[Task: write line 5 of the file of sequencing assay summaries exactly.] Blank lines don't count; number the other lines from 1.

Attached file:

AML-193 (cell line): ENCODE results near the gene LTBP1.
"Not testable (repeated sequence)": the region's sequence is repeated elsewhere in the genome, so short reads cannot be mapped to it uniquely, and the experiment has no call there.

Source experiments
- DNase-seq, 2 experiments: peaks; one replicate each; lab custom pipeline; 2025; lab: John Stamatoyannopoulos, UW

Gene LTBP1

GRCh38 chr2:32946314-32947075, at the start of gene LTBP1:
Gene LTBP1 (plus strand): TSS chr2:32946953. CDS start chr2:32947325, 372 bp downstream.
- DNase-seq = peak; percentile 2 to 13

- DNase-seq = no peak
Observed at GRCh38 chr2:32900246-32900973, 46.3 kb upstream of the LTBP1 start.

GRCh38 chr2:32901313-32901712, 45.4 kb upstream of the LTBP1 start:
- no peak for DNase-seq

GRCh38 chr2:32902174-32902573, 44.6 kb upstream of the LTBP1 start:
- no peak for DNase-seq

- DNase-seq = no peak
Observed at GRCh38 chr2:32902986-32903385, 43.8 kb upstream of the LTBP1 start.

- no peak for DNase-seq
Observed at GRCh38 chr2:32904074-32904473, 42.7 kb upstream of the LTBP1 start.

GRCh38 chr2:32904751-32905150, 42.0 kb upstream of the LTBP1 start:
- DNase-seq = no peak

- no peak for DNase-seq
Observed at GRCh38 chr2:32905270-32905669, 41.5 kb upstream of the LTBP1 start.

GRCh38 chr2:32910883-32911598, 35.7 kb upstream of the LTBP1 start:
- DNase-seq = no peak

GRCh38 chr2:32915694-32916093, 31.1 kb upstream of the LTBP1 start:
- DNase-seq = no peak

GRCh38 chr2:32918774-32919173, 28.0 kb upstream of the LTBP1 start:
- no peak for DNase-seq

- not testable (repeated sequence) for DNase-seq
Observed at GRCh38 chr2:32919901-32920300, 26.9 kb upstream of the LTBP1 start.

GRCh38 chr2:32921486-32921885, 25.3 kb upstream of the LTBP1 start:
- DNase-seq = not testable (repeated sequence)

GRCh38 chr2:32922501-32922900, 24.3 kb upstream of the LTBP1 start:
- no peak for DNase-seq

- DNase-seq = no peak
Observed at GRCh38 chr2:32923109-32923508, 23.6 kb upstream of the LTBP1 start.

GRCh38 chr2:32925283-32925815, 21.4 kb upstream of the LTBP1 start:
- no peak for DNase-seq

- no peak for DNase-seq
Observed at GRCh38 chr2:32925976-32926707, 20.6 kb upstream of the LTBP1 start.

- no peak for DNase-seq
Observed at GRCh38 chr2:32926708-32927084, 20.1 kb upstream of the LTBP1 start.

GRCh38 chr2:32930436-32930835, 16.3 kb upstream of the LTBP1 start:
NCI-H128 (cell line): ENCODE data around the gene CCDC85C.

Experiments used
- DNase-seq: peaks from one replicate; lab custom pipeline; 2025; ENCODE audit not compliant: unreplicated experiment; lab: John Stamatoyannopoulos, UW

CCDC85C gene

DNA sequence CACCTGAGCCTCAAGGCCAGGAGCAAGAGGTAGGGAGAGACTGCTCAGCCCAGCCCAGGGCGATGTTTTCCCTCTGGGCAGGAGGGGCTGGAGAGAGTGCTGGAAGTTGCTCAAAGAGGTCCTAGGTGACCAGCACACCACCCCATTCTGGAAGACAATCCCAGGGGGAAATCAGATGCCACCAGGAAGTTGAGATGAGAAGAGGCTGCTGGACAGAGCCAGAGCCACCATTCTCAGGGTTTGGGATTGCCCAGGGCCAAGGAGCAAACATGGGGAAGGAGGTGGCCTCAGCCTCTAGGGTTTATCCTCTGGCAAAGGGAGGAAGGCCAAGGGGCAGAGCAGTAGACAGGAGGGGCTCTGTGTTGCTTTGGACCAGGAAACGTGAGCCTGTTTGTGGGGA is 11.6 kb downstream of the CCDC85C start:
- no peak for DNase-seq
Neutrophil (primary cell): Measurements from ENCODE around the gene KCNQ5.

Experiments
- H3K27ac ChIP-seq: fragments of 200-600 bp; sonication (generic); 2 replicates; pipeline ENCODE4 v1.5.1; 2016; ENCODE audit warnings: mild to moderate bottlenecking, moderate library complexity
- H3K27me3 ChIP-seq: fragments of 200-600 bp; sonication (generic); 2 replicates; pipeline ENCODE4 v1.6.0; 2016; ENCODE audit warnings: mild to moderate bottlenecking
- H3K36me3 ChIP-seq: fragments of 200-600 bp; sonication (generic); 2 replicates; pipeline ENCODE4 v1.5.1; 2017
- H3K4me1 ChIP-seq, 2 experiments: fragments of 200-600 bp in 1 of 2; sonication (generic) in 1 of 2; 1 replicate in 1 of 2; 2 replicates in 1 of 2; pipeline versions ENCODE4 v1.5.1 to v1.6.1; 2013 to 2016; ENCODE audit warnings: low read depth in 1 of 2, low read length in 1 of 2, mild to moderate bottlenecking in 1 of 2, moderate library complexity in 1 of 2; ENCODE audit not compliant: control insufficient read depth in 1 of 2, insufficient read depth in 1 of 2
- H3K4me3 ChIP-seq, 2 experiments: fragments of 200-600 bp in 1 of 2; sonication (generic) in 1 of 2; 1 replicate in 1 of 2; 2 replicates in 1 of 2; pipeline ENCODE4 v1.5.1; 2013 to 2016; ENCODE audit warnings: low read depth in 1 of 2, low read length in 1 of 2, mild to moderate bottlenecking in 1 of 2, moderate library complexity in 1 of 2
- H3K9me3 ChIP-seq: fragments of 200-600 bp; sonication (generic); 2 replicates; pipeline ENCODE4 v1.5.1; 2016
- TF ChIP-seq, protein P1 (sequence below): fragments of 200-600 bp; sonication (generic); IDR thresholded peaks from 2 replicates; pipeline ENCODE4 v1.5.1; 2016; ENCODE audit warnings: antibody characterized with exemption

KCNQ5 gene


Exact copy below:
Gene LTBP1